The moral here? Look at the whole torque/power curve, not just the headline numbers.

## In short

- Horsepower is the best measure of both acceleration and top speed (assuming weight, grip, drag and everything else is the same).
- Torque doesn’t mean much without an RPM figure or range.
- More torque and lower peak-torque RPM usually means more low-end push which makes for a better daily-driver.
- However, headline numbers don’t tell the whole story.

Thanks for reading! Any feedback much appreciated!

*This content was originally posted by a Car Throttle user on our Community platform and was not commissioned or created by the CT editorial team.*

## Comments

I was getting ready to write up a little rant about this, but you have written it up so well that I can only compliment you.

I haven’t read this yet, but no lol. Torque and horsepower work together to propel a vehicle. It’s so annoying to see people say “yeah but horsepower is meaningless lel automakers dunno nuffin tork ftw”, when they really have no idea what they’re talking about. Or the classic “american engines suck because they don’t have the specific output of jdm xd”.

Those statements are idiotic because horsepower and torque are so closely related. It’s like saying comparing distance and speed.

Depends what you looking for if I where to build a off-road monster I would like torque while on the road probably just horsepower everyone has their personal preference :)

For off-road, wheel torque is probably most important, so you want lots of low gear ratios

5252

We need to get this to be a mod pic, because i can’t stand people having the most useless arguments over this 😅

When I look up dynos all I care about is the torque range, idc if my future car has 200 hp or 500 hpI just care about the torque range on higher rpms.

Lemme restate that, I mean I would like my horse in the 500 range but I just need good torque that’s all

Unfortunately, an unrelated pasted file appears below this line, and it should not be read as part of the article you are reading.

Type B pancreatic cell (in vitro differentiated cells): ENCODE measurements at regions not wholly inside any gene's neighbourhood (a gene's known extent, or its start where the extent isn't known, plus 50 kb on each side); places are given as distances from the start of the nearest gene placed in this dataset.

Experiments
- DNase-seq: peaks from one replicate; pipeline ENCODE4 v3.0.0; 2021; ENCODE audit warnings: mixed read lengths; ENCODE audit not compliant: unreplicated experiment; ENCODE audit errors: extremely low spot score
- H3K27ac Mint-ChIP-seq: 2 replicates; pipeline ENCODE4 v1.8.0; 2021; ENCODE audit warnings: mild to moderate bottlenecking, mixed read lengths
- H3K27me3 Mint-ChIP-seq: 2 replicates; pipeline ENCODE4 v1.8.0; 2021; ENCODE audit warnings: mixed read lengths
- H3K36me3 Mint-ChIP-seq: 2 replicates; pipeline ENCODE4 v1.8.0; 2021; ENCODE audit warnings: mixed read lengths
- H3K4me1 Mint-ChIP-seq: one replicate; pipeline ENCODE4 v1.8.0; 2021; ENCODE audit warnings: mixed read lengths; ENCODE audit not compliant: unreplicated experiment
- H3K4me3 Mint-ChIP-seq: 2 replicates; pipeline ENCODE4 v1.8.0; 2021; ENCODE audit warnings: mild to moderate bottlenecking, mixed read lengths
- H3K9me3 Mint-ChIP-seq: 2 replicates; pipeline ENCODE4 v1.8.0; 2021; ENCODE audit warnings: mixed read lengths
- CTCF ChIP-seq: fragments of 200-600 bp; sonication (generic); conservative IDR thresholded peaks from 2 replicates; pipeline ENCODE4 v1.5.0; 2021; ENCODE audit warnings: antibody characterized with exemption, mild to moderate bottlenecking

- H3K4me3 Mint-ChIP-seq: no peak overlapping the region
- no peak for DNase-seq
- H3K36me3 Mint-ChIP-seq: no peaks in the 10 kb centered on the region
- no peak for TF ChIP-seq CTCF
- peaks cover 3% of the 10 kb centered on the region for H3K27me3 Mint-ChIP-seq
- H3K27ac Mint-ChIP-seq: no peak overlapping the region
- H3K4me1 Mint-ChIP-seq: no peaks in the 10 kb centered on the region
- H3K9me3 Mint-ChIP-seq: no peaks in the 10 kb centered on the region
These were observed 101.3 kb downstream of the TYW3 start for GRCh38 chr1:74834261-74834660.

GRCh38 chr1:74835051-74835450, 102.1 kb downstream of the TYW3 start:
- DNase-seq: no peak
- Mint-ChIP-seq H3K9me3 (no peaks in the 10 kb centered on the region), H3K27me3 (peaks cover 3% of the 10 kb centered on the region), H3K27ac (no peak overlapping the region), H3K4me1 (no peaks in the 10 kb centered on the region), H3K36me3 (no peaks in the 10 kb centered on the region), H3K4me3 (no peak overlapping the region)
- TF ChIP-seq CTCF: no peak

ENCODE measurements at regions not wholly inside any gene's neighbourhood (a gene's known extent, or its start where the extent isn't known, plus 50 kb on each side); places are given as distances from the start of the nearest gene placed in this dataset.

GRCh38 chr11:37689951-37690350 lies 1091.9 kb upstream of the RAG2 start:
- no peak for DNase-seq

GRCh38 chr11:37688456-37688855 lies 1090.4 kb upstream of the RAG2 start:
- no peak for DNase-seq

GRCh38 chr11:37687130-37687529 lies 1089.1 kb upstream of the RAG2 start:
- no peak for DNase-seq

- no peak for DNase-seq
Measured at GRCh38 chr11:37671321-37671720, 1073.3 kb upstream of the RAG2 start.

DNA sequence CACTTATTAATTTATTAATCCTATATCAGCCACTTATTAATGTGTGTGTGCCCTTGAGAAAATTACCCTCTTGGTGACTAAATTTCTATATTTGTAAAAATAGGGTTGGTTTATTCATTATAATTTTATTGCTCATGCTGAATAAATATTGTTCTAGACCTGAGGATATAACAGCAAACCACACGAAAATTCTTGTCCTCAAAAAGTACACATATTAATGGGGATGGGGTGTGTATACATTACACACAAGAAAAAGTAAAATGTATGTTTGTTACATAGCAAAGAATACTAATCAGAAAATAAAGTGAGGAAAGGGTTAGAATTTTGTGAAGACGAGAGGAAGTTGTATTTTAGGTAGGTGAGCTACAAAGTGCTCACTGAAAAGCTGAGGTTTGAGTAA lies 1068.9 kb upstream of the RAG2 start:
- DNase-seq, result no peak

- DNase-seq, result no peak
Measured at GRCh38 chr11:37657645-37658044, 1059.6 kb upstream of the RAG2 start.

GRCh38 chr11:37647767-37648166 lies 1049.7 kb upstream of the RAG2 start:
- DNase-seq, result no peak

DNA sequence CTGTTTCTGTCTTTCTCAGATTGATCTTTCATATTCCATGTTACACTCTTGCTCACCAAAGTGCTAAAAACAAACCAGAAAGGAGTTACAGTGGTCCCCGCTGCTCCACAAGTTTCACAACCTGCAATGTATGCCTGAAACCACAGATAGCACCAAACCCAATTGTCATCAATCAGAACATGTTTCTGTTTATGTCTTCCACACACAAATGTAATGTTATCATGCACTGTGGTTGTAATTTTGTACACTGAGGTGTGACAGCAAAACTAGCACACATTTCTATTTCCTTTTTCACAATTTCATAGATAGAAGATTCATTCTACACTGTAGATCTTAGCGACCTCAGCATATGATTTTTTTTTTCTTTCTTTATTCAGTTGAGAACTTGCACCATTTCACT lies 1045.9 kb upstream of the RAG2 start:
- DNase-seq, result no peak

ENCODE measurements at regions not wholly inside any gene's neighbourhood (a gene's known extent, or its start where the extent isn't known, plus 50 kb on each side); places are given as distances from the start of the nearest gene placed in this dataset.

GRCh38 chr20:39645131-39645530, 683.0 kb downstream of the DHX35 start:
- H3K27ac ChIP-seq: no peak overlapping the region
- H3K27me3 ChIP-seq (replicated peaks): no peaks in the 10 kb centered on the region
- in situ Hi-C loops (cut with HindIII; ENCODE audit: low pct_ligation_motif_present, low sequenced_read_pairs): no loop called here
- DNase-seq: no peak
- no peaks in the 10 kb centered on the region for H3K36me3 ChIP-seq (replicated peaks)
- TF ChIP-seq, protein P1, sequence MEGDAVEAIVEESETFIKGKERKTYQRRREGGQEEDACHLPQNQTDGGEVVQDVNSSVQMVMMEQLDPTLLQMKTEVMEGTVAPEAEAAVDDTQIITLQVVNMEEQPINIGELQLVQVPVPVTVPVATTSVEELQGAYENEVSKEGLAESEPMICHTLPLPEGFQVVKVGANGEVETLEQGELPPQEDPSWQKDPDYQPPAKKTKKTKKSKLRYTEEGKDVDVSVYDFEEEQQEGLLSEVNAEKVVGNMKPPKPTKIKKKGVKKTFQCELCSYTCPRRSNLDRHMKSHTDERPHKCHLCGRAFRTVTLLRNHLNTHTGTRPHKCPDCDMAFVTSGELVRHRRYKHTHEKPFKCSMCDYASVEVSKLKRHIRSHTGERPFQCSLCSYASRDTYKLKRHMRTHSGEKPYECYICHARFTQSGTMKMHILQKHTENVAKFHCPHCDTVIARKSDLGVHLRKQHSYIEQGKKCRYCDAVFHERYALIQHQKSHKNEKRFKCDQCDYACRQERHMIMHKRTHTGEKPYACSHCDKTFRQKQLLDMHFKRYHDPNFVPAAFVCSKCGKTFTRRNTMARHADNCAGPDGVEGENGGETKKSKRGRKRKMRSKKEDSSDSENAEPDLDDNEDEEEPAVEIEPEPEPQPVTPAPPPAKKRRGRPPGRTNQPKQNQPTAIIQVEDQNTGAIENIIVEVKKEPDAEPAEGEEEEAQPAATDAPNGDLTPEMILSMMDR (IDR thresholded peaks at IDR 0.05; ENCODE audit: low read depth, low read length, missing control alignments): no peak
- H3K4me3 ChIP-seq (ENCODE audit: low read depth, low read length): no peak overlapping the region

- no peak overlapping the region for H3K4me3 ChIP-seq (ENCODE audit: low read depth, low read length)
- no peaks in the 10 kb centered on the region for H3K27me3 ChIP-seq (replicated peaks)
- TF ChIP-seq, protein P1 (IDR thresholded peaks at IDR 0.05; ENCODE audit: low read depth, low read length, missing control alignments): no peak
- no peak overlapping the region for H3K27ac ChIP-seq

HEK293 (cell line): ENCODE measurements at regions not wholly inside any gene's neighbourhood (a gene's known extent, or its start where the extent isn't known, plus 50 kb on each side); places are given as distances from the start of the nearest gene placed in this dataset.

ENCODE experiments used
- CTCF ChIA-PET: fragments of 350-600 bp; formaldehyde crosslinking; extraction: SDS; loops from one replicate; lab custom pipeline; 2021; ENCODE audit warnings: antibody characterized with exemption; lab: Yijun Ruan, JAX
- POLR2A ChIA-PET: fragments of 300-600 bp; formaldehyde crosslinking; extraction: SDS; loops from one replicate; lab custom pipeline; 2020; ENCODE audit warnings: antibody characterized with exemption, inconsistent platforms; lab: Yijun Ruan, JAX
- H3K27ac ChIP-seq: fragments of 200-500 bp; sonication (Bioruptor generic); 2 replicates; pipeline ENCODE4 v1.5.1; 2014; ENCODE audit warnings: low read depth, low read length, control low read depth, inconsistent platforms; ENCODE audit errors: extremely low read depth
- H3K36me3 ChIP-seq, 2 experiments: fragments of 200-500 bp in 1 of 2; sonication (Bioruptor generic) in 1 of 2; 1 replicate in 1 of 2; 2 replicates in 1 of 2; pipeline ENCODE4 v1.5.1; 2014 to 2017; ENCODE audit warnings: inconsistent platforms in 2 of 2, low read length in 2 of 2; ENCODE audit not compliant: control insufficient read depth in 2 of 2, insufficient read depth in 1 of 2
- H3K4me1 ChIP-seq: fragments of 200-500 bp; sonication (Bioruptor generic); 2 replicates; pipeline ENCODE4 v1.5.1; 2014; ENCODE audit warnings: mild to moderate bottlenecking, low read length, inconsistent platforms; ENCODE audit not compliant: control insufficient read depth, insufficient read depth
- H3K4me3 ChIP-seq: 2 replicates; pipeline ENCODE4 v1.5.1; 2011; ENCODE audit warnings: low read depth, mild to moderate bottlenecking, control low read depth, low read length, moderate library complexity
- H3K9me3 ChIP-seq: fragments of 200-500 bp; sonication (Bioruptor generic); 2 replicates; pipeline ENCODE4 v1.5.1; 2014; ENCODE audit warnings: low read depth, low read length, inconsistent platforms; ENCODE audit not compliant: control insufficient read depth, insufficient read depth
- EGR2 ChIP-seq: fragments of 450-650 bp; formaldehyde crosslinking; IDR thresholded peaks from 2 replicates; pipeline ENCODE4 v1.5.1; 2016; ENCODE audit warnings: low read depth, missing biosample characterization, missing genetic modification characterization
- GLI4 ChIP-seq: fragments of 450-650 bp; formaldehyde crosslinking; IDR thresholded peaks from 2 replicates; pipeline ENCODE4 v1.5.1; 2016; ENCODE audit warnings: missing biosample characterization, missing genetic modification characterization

I remember an anecdote in the matter.

Here in Spain, the Seat 1430 (Fiat license) came to the market in 1969, it was a good car, so it became popular pretty quickly.

There was another popular car at the time in Spain, the Seat 124 (Fiat licenced again); it was cheap and strong so it was also very popular.

But the 124 drivers notice that the 1430 was waay faster; when you look at the power figures that doesn’t make sense because, It only has 10 hp more!

The secret was in the power curve; in high revs the 1430 has 10 extra hp, but in lower ones reaches a 13 hp advantage.

Apart from a 25% superiority on torque of the 1430, that also helped.

Just a “practical example” that came to my mind. Nice explanation tho.

So, high torque at low RPM ia what pushes you in your seat, and horsepower at high RPM is what keeps you there?

Yep.

To quote Randy Pobst “Torque is what you feel, horsepower is how long you feel it”

Thanks for the summary!

I for one would like to propose a new way to measure the power and torque of a vehicle..

Over the full RPM range (eg 0-6000) what is the value of the total area under the curve for both HP and torque

You might have a car making 300 HP at 6000 RPM, but only 50 HP at 4000 RPM. Compare this to a car making 200 HP at 6000 RPM, but 170 HP at 4000 RPM.

Could prove for some interesting comparisons, and with equal gearing, even more interesting testing in real life.

Great job taking a complex concept and making it simple!

Yeah that is an interesting idea, but it’d get confusing with the units because the area under a torque curve would have the units for power (Nms-1), and the area under a power curve would be Nms-2 (horsepower per second anyone?!?).

Toque at the wheels is the best measure of acceleration. As you said, the power and torque curves won’t tell you how the car behaves unless you know the gearing.

I’m not sure when power comes into play though. The ability to keep providing torque? I know the power (and efficiency) affects energy use.

Nah, togue is a type of bean